What software do you use?
We don't rely on any one particular software - we will use whichever product will produce a quality product in a timely manner. We have expertise with a number of programs, including but not limited to, ArcGIS, QGIS, PostGIS, GRASS, SAGA, and ENVI. Our consultants are also willing to learn to use new tools as necessary to complete a project.
What hardware to you have?
As a division of the Information Center for the Environment, Geospatial Consulting has access to powerful computing tools including desktop computers, servers, and a variety of GPS units. This means we can handle intensive computing with large datasets, design and host web maps, and provide in-field data collection.
Is there anything you can't help me with?
Yes. There are a few categories of requests that we will turn down.
We will not answer questions relating to your class homework. If you need more help than your Teaching Assistant can offer, we may be able to suggest a tutor.
We will turn down projects that encompass the majority of the work outlined in a graduate student's thesis or dissertation proposal. For example, if you propose to develop a new remote sensing platform, you need to do that work yourself. We are happy to discuss the project with you, including ideas for how to do it or how to analyze the data, but we will not produce the platform for you. For another example, if you propose to develop a new algorithm for classifying satellite data, you need to do that work yourself.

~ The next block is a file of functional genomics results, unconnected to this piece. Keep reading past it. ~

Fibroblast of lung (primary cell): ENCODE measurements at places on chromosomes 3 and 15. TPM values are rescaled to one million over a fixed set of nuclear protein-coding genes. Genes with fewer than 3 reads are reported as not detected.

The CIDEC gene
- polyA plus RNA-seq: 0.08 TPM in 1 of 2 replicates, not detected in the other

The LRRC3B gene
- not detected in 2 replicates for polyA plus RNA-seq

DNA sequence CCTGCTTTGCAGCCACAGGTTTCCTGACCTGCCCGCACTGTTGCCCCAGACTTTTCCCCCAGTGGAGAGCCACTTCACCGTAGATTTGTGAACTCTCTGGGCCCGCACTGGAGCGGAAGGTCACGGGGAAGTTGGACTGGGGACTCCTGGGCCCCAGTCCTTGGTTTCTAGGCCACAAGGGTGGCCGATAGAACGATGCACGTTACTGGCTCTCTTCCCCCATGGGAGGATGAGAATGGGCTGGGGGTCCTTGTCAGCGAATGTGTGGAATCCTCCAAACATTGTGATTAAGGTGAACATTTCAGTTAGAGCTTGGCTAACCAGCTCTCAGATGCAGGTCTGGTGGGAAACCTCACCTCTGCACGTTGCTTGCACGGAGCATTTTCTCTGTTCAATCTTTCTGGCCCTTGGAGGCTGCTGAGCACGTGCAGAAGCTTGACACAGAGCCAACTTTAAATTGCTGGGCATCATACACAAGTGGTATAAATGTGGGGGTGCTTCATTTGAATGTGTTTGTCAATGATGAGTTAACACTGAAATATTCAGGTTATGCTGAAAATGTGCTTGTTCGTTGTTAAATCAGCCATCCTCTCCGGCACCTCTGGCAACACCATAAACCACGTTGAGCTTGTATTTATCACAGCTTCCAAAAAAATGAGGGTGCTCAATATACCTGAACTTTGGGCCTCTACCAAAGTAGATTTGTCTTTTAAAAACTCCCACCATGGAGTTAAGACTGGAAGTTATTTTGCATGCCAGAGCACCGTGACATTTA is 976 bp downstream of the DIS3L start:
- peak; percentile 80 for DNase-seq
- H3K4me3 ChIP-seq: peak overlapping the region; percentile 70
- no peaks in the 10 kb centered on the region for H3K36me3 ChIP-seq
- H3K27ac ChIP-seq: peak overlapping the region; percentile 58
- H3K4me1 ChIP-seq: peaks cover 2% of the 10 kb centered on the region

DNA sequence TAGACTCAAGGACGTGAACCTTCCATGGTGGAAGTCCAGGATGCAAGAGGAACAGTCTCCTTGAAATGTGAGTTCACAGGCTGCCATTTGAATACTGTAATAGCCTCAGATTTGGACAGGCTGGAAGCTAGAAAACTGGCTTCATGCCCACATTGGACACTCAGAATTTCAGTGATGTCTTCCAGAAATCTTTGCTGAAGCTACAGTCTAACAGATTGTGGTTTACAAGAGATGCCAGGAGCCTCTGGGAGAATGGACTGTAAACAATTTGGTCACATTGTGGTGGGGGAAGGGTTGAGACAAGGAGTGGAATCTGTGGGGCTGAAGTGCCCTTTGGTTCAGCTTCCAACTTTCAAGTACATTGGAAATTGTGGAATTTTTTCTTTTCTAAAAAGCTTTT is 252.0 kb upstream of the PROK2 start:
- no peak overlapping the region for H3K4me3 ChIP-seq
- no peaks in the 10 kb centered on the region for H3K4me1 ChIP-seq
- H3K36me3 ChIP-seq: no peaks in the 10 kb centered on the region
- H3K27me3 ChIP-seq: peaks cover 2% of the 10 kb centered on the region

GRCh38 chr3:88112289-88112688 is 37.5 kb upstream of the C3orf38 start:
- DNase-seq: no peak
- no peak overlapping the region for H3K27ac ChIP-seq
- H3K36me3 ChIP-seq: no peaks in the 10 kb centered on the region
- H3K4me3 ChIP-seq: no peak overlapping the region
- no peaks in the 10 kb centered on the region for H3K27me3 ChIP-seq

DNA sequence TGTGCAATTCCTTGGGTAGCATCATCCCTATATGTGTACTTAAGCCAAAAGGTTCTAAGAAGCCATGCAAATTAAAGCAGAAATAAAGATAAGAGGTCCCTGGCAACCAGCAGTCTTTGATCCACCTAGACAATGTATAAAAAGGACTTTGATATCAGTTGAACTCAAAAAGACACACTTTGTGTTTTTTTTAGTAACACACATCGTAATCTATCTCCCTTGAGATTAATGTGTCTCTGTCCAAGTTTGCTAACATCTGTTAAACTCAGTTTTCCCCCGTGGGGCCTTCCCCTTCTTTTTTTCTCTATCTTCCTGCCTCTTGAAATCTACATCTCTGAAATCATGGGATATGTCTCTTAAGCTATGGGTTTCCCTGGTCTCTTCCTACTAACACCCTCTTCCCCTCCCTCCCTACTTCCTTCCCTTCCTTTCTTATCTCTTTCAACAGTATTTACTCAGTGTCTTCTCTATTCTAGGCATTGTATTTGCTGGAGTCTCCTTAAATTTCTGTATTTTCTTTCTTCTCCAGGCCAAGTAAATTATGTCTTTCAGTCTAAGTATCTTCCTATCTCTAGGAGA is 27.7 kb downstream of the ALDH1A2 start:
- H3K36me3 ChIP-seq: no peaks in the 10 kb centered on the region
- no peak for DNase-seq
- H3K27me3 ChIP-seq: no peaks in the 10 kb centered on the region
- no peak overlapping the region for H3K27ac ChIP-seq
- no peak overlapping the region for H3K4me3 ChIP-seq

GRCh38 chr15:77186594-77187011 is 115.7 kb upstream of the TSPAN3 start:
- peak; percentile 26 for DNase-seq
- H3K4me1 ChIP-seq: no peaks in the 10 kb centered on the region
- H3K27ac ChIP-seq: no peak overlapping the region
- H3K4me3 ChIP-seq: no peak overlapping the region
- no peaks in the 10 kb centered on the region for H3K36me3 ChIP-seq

Projects with a scope and time frame requiring the work of a graduate student 25% time or more over the course of a quarter will be turned down with the understanding that the investigator should hire a GSR. If you propose such a project to the consulting service, we will be happy to help identify a student with the appropriate skills to work as a GSR on your project.
Projects with unreasonably short deadlines given the scope of work will be turned down, likely with a referral to an outside source who may be able to help meet your needs.
How do I work for the Geospatial Consulting Service?
The Geospatial Consulting Service anticipates hiring graduate and undergraduate students as the need arises for more staff. Prospective consultants should fill out a self-assessment form. Job openings will be announced on the geospatial email list. To add yourself to this email list, please visit lists.ucdavis.edu, log-in, and search for "geospatial".